Mistakes Founders Make When Pitching a Science Startup

You’re building a science startup! You’ve probably spent a lot of time in the lab, writing papers on the initial results, and building simulations or prototypes. Now you’re going to start a company and commercialize your work.

Time to raise seed funding?

Scientists are used to giving talks to other scientists. However, pitching to startup incubators and investors is a very different experience than giving talks to their peers and colleagues. Here are some common mistakes I’ve seen when scientists first pitch their science startup.

   View from Lawrence Berkeley National Lab

It’s not an academic conference.

The number one issue with founders involved in research is that they use their conference talks to pitch their startup to investors. The first version of a science founder’s pitch deck tends to focus on the exciting aspects of their research.

The problem is that you get a deck with overly technical terms. But the investors won’t bite, because:

  1. no one likes feeling stupid, and
  2. no one wants to invest in something they don’t understand.

You’re not there to show that you’re smarter than them.

Some of the idea’s uniqueness comes from the technology, since you’re likely on the cutting edge of the field. However, you do not need to present the nuances of every step of the process.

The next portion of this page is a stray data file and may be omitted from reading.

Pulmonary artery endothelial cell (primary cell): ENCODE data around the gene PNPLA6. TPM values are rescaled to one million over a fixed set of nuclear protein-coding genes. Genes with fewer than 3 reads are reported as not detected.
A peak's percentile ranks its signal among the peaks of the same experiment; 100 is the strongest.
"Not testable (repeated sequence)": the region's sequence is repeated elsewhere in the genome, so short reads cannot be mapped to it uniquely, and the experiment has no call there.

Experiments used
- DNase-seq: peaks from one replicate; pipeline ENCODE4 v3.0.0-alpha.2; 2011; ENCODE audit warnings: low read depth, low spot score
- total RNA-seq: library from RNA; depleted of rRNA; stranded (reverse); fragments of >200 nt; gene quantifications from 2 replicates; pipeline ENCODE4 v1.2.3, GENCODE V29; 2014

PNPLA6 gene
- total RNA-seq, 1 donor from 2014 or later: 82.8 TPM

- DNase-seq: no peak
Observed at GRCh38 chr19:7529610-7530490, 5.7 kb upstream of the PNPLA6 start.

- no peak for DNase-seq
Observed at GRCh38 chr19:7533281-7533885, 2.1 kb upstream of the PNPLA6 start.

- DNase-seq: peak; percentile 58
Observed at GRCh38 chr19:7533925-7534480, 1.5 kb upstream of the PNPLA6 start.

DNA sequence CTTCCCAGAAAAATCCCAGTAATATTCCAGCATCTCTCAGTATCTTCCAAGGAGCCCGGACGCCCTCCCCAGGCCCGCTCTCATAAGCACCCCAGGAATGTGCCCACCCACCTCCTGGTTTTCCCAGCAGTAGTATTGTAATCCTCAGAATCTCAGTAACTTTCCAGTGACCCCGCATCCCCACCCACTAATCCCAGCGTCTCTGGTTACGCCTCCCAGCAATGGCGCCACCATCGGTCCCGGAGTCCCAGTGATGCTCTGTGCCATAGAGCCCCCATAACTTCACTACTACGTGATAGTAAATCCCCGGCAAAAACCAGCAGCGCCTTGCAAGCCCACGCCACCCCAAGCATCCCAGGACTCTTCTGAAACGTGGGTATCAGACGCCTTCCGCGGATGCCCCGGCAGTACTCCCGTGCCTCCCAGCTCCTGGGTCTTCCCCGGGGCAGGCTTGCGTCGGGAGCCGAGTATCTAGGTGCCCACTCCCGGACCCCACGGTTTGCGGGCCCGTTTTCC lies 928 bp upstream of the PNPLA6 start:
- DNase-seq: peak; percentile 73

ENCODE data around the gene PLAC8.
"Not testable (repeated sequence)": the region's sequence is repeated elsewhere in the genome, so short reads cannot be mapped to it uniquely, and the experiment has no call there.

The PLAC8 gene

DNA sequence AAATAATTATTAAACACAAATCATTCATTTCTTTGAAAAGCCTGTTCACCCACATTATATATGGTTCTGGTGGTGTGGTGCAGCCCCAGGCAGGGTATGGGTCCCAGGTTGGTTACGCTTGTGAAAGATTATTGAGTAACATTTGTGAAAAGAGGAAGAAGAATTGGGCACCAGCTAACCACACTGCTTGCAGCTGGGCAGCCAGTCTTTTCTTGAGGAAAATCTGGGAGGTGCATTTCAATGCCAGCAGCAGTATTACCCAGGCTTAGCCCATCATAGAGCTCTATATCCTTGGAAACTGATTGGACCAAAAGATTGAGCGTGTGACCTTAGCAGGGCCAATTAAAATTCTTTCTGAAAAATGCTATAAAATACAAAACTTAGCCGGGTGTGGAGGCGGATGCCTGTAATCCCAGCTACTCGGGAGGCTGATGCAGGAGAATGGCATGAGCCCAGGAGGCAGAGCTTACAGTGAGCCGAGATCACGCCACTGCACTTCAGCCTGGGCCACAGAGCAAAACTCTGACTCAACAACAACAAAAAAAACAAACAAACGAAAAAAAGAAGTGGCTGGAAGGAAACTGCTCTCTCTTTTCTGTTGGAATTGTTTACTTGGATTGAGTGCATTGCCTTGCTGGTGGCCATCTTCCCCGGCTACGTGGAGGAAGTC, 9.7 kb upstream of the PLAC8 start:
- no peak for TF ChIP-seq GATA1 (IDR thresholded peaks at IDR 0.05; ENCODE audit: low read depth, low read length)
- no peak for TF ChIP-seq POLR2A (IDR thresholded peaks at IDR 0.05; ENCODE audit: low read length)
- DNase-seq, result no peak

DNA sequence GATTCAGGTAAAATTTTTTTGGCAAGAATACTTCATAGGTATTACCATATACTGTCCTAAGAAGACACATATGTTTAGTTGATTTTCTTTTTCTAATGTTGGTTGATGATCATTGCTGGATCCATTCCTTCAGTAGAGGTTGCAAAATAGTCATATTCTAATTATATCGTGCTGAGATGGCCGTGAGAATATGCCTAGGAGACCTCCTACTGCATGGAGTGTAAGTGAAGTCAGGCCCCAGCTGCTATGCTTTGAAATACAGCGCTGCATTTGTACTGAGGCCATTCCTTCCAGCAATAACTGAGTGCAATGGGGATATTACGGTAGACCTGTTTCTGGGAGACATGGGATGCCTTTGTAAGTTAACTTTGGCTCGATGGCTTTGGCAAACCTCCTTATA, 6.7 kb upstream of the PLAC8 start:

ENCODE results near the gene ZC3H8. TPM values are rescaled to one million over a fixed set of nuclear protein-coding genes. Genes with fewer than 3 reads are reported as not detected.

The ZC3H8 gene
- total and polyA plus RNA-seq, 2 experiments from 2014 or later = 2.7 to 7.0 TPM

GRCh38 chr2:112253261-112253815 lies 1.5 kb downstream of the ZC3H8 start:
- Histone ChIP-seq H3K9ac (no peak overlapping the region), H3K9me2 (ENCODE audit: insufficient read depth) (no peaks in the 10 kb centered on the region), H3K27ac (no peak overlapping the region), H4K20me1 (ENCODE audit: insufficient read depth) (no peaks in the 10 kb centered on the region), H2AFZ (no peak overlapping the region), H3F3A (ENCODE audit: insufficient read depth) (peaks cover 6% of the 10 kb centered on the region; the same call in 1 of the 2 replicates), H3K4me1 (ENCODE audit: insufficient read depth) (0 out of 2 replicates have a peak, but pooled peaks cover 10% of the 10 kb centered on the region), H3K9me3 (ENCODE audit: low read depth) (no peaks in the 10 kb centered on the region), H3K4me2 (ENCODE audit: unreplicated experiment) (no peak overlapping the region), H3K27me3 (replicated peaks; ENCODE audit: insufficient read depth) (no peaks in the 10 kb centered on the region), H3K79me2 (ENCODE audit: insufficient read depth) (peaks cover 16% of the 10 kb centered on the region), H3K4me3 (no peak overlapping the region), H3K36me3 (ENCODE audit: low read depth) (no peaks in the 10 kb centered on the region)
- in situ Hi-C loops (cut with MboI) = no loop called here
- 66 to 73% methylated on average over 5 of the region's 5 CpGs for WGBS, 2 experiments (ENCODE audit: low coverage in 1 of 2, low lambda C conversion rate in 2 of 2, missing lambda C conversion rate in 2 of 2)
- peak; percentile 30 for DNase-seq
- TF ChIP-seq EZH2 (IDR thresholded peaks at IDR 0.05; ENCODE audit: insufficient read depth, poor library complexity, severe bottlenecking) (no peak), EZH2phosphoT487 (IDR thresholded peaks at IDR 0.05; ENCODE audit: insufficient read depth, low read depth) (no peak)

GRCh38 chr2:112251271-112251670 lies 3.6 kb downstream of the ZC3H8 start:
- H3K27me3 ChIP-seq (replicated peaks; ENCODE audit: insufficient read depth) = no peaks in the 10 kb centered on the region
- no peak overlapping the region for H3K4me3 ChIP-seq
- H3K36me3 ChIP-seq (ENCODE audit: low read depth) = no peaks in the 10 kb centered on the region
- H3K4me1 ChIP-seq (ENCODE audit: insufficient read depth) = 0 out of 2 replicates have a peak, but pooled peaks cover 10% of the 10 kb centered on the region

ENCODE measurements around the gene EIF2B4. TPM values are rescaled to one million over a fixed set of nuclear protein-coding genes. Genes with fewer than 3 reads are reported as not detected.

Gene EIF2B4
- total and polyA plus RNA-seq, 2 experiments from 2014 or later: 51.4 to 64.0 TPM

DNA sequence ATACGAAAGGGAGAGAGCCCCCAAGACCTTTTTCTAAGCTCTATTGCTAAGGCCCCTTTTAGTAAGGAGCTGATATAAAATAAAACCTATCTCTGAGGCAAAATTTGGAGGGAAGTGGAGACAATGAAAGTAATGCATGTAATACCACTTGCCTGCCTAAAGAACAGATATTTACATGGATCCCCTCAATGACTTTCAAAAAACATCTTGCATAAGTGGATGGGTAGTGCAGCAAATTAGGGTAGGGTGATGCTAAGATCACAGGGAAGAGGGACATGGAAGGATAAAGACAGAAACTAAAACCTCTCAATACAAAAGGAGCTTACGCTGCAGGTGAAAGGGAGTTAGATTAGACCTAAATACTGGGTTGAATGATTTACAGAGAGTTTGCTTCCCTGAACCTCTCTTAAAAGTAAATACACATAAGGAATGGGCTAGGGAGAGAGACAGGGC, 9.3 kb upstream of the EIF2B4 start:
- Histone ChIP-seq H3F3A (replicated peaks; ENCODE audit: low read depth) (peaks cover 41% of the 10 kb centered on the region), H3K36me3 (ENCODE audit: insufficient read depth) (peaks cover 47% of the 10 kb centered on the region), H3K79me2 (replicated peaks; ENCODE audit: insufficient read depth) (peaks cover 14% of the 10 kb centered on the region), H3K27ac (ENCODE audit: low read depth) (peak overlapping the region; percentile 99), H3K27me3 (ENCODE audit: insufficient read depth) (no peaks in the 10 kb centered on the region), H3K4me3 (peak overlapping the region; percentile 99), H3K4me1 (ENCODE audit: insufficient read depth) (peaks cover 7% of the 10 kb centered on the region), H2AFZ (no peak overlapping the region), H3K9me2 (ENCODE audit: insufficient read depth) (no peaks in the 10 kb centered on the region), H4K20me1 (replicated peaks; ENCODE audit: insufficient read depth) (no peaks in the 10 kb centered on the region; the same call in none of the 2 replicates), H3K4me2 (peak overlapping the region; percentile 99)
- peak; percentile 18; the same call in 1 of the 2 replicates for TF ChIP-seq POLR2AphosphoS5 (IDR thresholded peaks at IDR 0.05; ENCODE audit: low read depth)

Instead, focus on what makes you and your team uniquely qualified to achieve your goal. Are you the person who pioneered this technology, or has worked hands-on in this industry, or has a deep expertise in the market that this technology can be applied to? This expertise is valuable and makes for a more compelling case of why they should invest in you.

*On a personal note, I found that pitching in New York and the Bay Area were drastically different experiences. Different things worked to get the first investor call (since the initial pitch is just about getting that call to discuss your startup further.) New York investors honed in on the traction/market numbers; Bay Area investors wanted the story and the future vision. Your mileage may vary, of course.

Treat your science startup like a business.

You are not building an academic lab. Your performance indicators are not the number of papers or citations. Timescales are short, resources are scarce, and you must focus on the critical path. The pitch must reflect the reality of running a business.

Cyclotron Road (Bleximo is in Cohort Four) released a cool new resource, called Techonomics, to help science founders start putting dollar amounts on their innovations. It’s absolutely critical to show that your innovative company can also be a sustainable business. These videos and models can help you start to answer some of these questions.

What’s the vision?

The technology and the startup has to have a vision.

Keep asking “So what?” If you build the technology, manage to commercialize it, the numbers make sense. So what? Who will use it? How will it make their lives better? How the world will be better off?

As Jessica Livingston said, “Seed investors are looking for promise. Series A investors are looking for performance.” While science startups tend to operate on longer timescales than software startups, you have to be rapidly progressing toward your goals.


Science startup founders, what did you learn when pitching for seed funding?


If you want to turn your research into a startup, consider applying for Cyclotron Road. They provides 2-year fellowships for entrepreneurial scientists developing solutions in electronics, energy, advanced manufacturing… and quantum computing.

https://www.cyclotronroad.org/apply/

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